Rishi Sunak has sought to defend his mini-budget against accusations he failed to shield Britain’s poorest families from the worst hit to living standards in six decades, as economists warned 1.3 million people will fall into absolute poverty next year.
Amid heavy criticism of Wednesday’s spring statement from opposition leaders and his own back benches, experts from the Institute for Fiscal Studies (IFS) and Resolution Foundation thinktanks said the chancellor could have done more to help those most at need.
With those on the lowest incomes bearing the brunt of Britain’s cost of living crisis, the Resolution Foundation said absolute poverty was now on course to hit almost a fifth of the population. It said half a million more children were expected to fall below the breadline this financial year, bringing the total number of people in absolute poverty to 12.5 million across the UK, up from 11.2 million.
The rise in absolute poverty – where households have less than 60% of the average income – would be the first time such an increase has been recorded in Britain outside of a recession, demonstrating the scale of the shock to family budgets as the war in Ukraine adds to a pandemic-induced surge in living costs.
In a round of spiky media interviews on Thursday, Sunak defended his plans by saying he could not solve “every problem” and insisted that measures such as a 5p cut to fuel duty, a rise in the national insurance threshold and the promise of an income tax cut in two years’ time would “make a difference”.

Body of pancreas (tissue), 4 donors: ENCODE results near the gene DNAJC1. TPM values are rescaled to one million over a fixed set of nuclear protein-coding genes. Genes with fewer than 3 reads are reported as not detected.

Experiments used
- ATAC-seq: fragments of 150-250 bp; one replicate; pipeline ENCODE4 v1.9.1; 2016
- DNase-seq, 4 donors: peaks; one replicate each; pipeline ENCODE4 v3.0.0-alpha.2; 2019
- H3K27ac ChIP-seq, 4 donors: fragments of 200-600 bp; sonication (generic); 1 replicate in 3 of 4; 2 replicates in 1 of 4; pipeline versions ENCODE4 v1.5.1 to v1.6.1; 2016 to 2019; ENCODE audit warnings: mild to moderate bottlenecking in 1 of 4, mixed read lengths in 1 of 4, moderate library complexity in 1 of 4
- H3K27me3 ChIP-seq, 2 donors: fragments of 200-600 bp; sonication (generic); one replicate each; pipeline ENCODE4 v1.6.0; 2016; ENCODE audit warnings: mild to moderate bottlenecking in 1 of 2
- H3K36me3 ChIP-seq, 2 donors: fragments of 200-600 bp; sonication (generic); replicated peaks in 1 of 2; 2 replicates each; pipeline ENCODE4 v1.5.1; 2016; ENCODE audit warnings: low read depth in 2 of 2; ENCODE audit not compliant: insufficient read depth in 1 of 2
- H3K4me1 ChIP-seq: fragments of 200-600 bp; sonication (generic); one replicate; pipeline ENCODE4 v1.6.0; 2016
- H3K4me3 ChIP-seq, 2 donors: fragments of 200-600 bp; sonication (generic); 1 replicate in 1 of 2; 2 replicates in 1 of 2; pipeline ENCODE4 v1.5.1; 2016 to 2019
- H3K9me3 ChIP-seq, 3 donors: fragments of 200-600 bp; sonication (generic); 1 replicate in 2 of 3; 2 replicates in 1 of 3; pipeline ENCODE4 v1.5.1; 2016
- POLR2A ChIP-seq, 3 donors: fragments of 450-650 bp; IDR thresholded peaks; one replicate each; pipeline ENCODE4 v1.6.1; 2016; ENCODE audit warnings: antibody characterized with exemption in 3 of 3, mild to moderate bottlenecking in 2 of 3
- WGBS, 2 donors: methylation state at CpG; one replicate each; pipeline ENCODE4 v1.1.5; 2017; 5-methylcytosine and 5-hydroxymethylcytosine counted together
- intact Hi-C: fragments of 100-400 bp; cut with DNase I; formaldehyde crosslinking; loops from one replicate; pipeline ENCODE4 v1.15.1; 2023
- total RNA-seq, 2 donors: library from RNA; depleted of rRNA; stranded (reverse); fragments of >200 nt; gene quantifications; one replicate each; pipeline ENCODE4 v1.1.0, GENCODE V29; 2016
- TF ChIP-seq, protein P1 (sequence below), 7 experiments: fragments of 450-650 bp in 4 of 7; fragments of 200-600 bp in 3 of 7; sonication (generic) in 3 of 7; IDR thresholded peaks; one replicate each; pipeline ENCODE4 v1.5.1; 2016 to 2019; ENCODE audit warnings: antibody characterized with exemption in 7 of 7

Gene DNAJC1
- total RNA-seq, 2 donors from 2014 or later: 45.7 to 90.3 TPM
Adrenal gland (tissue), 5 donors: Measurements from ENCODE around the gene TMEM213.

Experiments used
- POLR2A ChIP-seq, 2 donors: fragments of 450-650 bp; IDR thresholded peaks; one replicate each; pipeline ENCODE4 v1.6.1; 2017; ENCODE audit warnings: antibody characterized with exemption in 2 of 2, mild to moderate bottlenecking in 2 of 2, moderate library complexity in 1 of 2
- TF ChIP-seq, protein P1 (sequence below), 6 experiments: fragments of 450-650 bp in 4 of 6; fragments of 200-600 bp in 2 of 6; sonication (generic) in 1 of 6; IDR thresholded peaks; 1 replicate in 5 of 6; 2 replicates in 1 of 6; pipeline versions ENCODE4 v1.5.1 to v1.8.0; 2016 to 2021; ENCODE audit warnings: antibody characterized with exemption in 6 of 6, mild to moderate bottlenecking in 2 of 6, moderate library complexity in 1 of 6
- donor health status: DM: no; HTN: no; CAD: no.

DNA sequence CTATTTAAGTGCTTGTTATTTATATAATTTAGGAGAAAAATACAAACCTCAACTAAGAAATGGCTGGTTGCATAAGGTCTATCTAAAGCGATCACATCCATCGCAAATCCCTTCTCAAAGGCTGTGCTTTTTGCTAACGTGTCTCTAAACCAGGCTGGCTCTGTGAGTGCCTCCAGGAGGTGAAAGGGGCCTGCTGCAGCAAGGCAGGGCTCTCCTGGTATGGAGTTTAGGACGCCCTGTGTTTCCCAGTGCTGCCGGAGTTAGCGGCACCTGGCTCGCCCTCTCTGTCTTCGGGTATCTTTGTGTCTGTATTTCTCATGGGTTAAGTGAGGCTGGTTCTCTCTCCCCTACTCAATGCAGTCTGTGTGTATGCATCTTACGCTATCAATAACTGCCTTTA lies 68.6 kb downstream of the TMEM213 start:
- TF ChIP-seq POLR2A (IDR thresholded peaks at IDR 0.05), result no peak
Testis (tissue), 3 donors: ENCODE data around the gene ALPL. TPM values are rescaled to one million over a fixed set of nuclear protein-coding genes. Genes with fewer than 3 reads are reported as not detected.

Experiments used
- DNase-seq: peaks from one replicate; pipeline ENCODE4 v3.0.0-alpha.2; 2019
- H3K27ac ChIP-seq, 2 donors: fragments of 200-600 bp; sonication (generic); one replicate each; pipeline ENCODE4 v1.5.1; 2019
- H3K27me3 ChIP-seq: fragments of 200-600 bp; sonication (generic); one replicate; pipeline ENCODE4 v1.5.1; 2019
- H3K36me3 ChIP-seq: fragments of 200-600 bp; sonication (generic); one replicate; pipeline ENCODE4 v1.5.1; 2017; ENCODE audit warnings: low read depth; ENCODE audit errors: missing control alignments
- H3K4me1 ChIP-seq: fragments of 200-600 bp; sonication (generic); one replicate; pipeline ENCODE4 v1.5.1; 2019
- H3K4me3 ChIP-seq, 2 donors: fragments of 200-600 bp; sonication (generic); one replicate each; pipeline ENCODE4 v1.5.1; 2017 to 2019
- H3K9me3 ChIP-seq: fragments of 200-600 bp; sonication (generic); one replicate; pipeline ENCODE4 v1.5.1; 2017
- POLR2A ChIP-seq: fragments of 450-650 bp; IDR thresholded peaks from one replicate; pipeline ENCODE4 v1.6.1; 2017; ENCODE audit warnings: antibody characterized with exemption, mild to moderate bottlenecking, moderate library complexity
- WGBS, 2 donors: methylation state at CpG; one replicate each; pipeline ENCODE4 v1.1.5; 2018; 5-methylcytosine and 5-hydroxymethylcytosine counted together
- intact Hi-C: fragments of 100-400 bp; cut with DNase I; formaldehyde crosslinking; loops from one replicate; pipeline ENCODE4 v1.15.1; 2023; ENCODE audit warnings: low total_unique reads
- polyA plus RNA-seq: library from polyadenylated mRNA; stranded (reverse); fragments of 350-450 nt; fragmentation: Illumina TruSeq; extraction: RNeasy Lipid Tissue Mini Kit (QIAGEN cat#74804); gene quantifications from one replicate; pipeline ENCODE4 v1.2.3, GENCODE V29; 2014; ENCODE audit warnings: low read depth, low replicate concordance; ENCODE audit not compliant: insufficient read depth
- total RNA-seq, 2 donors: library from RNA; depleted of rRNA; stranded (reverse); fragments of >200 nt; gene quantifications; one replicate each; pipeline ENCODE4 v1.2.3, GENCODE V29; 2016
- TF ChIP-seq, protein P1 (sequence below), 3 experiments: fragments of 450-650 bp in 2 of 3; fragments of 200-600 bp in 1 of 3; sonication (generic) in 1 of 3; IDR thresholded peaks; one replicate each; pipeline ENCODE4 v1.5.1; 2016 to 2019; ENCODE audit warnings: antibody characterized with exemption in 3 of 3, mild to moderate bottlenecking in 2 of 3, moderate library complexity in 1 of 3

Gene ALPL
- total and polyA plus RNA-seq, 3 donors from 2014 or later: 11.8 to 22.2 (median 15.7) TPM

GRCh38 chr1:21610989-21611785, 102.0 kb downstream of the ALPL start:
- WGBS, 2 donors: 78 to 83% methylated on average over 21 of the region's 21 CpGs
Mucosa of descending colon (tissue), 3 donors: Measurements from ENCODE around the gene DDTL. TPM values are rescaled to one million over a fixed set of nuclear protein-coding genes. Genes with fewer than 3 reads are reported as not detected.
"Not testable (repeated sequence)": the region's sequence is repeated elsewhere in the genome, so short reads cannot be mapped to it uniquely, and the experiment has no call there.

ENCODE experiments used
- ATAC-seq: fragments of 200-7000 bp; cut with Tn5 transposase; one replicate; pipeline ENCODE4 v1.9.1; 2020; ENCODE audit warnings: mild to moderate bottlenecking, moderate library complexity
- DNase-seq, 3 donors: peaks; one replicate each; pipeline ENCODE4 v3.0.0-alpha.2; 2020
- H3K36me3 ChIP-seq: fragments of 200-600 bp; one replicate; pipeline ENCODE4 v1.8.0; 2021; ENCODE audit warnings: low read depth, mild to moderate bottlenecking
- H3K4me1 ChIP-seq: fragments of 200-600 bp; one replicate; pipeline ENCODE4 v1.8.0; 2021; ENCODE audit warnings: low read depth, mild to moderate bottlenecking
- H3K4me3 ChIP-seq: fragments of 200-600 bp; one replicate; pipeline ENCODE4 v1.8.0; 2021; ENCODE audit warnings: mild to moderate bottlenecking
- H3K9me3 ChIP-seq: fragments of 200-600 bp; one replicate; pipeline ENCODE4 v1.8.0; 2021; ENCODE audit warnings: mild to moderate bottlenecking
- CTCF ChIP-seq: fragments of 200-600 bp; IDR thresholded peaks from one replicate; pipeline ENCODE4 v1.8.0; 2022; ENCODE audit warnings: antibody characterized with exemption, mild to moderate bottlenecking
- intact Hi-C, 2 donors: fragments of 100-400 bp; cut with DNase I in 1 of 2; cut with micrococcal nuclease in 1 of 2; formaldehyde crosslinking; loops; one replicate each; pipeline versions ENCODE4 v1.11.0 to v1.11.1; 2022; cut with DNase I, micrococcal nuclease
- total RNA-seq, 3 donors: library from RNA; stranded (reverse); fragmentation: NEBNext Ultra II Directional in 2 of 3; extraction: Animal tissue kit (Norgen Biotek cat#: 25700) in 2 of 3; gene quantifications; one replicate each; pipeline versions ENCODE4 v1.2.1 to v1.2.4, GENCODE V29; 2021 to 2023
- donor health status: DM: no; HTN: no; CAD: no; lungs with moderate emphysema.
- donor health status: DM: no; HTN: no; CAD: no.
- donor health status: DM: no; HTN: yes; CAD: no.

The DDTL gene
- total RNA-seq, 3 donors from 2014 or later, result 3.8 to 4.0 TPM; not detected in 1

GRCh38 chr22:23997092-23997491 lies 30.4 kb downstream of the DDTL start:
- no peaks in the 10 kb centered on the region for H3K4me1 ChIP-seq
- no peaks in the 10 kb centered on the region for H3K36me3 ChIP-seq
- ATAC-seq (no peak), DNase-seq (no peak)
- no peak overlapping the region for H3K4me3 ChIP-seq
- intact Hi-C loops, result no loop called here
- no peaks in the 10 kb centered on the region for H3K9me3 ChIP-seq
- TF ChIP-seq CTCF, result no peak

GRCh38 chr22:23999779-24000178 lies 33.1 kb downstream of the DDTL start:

He said official forecasts for the biggest hit to living standards since the mid-1950s needed to be taken in context as Britain emerges from the “biggest economic shock in over 300 years” inflicted by the Covid pandemic.
After facing criticism for announcing no further support for those on universal credit, who will see their benefits rise by just 3% while inflation leaps to nearly 8%, Sunak retorted during a BBC interview: “We can’t do everything.”
However, leading economists said rhetoric deployed by the chancellor in his spring statement update to the house of Commons on Wednesday had failed to match up to reality.
Paul Johnson, the director of the IFS, said Sunak had “proved to be something of a fiscal illusionist” by announcing tax cuts and other measures that would only go a limited way to offsetting previously announced plans.
Raising national insurance by 1.25 percentage points from April while announcing cuts in income tax for the future “looks indefensible from an economic point of view, though one can see the political attractions”, Johnson said.
“He continues, despite his rhetoric, to be a chancellor presiding over a very big increase in the tax burden. What he did yesterday was not enough even to stop the expected tax burden rising yet further.”
Last autumn the government removed a £20 per week uplift in universal credit put in place during the pandemic, in a move charities warned would drive up poverty long before Russia’s invasion of Ukraine added to the highest rates of inflation for three decades.
Despite growing pressure on families, the IFS said the cut meant the value of universal credit for a single out-of-work homeowner with two children had fallen by almost a fifth in the space of six months, and was worth almost 9% less than before the pandemic after taking account of inflation.
Source: The Guardian